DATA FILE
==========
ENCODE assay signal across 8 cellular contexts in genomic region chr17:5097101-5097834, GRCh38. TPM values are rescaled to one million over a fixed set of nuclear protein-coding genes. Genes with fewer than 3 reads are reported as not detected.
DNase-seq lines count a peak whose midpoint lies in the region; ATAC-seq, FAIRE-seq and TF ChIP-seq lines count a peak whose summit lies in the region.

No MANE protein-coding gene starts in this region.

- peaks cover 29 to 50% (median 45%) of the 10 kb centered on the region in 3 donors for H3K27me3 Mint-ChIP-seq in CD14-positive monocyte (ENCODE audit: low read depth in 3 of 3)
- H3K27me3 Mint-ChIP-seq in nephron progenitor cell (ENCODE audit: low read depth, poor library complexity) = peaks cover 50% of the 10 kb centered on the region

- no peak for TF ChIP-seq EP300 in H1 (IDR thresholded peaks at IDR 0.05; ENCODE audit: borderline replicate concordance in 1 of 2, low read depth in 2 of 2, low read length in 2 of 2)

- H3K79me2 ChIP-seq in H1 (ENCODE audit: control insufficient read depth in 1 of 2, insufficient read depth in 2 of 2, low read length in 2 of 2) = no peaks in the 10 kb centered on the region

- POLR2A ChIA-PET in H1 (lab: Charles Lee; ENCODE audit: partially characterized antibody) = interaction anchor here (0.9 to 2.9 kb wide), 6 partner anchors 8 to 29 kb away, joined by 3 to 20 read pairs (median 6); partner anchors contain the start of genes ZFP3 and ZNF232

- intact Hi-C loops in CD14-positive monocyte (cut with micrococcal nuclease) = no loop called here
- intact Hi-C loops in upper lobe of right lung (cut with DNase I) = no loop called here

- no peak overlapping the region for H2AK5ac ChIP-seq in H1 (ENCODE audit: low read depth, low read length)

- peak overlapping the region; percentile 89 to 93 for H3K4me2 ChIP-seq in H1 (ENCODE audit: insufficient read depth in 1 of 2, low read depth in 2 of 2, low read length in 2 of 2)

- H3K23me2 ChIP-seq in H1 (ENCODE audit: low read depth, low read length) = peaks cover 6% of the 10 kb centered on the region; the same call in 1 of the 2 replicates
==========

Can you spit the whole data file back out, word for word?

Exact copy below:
ENCODE assay signal across 8 cellular contexts in genomic region chr17:5097101-5097834, GRCh38. TPM values are rescaled to one million over a fixed set of nuclear protein-coding genes. Genes with fewer than 3 reads are reported as not detected.
DNase-seq lines count a peak whose midpoint lies in the region; ATAC-seq, FAIRE-seq and TF ChIP-seq lines count a peak whose summit lies in the region.

No MANE protein-coding gene starts in this region.

- peaks cover 29 to 50% (median 45%) of the 10 kb centered on the region in 3 donors for H3K27me3 Mint-ChIP-seq in CD14-positive monocyte (ENCODE audit: low read depth in 3 of 3)
- H3K27me3 Mint-ChIP-seq in nephron progenitor cell (ENCODE audit: low read depth, poor library complexity) = peaks cover 50% of the 10 kb centered on the region

- no peak for TF ChIP-seq EP300 in H1 (IDR thresholded peaks at IDR 0.05; ENCODE audit: borderline replicate concordance in 1 of 2, low read depth in 2 of 2, low read length in 2 of 2)

- H3K79me2 ChIP-seq in H1 (ENCODE audit: control insufficient read depth in 1 of 2, insufficient read depth in 2 of 2, low read length in 2 of 2) = no peaks in the 10 kb centered on the region

- POLR2A ChIA-PET in H1 (lab: Charles Lee; ENCODE audit: partially characterized antibody) = interaction anchor here (0.9 to 2.9 kb wide), 6 partner anchors 8 to 29 kb away, joined by 3 to 20 read pairs (median 6); partner anchors contain the start of genes ZFP3 and ZNF232

- intact Hi-C loops in CD14-positive monocyte (cut with micrococcal nuclease) = no loop called here
- intact Hi-C loops in upper lobe of right lung (cut with DNase I) = no loop called here

- no peak overlapping the region for H2AK5ac ChIP-seq in H1 (ENCODE audit: low read depth, low read length)

- peak overlapping the region; percentile 89 to 93 for H3K4me2 ChIP-seq in H1 (ENCODE audit: insufficient read depth in 1 of 2, low read depth in 2 of 2, low read length in 2 of 2)

- H3K23me2 ChIP-seq in H1 (ENCODE audit: low read depth, low read length) = peaks cover 6% of the 10 kb centered on the region; the same call in 1 of the 2 replicates